2017 CFA Spark Grant

For the fourth year in a row, we are pleased to offer CFA graduate students this exciting $1,000 grant opportunity.

The Spark Grant focuses on empowering College of Fine Arts graduate students outside the classroom—supporting their efforts to kick-start a project or launch a fully-realized artistic collaboration. Winners will receive $1,000 to fund a project within their discipline or with other artists.

On May 3rd we invite all CFA graduate students to an event at the Hawthorne in Kenmore Square. Students may bring a plus-one with them to the event. CFA graduate students will hear pitches from finalists, vote for their favorite project, and enjoy a fine selection of food and drinks with their peers. The winner will be announced that evening. The grant winner will also receive a feature in the CFA’s Spark publication highlighting their talents and the impact of their projects.

Here are the finalists for the 2017 Spark Grant:

 

Brandi Pick and Beirut Balutis, “Furnace Fringe Festival”

Furnace Fringe Festival is a celebration of new and innovative theatrical works, dance performances, musical acts, and visual arts. Our intent is to give young artists the chance to showcase their work in a more professional environment and offer workshops to teach basic skills in the areas of design, dance, visual art, playwriting, and acting. We also have a mentorship program set up for students ages 14-18 to be apart of so that they may work with someone in their desired area of the arts. Our two main goals are to foster a community of artists who can collaborate in the future through the connections created in the making of and at the festival AND create a scholarship fund for students looking to further their education in the arts. All proceeds from the festival are going into a scholarship we are creating that will be awarded this fall to an undergraduate student.  The festival will happen over a three day period in a variety of spaces all within walking distance of one another. There will be a space featuring three One-Act plays chosen from the playwright submissions. A second space showcasing dance performances. The third space, an art gallery where visual artists can display and sell their work and a performance area where musical acts, and small performances can occur throughout the day and evening. In between the dance and theatre shows there will be small workshops in a variety of disciplines that anyone can take part in. Our hope is for some of these workshop groups to put together a performance or installation to put on display the final day of the festival.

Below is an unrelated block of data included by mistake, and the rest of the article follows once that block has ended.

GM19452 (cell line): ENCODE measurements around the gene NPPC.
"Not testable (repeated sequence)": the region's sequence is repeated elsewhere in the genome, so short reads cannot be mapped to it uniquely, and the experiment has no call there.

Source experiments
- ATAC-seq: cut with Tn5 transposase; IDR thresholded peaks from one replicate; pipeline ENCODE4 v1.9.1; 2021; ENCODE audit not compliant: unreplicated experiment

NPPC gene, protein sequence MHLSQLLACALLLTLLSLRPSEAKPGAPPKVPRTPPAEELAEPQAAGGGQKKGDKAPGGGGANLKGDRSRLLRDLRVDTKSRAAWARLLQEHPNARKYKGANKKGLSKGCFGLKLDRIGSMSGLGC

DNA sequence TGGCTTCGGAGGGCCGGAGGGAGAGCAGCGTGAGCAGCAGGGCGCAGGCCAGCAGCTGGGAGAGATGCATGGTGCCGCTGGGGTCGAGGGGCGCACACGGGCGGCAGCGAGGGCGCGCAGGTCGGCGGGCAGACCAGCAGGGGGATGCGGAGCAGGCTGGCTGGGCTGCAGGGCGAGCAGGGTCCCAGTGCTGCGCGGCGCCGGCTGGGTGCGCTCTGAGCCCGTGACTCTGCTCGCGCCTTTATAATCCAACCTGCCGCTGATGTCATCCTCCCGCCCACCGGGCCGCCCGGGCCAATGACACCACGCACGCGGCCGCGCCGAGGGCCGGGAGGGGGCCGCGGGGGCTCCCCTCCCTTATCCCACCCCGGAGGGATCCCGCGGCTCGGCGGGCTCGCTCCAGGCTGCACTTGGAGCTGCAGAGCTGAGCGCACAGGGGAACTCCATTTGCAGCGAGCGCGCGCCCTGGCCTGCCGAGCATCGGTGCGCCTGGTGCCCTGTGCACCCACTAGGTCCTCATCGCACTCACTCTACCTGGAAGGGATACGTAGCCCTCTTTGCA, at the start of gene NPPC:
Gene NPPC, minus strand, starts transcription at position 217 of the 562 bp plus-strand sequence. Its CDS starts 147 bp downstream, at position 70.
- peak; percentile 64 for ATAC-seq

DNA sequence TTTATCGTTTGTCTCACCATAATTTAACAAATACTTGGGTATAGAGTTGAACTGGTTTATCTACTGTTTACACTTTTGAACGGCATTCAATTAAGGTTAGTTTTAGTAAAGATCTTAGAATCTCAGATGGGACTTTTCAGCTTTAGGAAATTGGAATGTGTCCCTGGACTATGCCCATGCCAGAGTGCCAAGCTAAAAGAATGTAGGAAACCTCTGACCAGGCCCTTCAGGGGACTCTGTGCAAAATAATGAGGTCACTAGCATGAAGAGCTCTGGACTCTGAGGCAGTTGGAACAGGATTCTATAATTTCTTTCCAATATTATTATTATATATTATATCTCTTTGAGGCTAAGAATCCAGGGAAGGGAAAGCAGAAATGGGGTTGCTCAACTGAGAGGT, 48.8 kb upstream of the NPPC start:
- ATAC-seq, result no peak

Katherine Beckvold, “The Inner Workings of Humanity”

The goal of this concert is to commission new works for voice and chamber orchestra, inspired by voices of important and relevant female activists. Our values in Boston are often instigated by women. Women such as; Edna St. Vincent Millay, Emma Watson, Elizabeth Warren, Meryl Streep and Coretta Scott King. With the focus of the performance on human rights and collaboration between the music schools in Boston, we are taking individual communities and uniting them as one. When we are able to stand together, we gain strength and are able to accomplish anything we set our minds to. This includes the community gaining the basic human rights of equality. These women’s ideals represent the strong values of Boston, Boston’s Music Schools, and most certainly Boston University. They should be heard.

 

Ines Andrade, Edoardo Carpenedo, Gracie Keith, “Bendada Music Festival”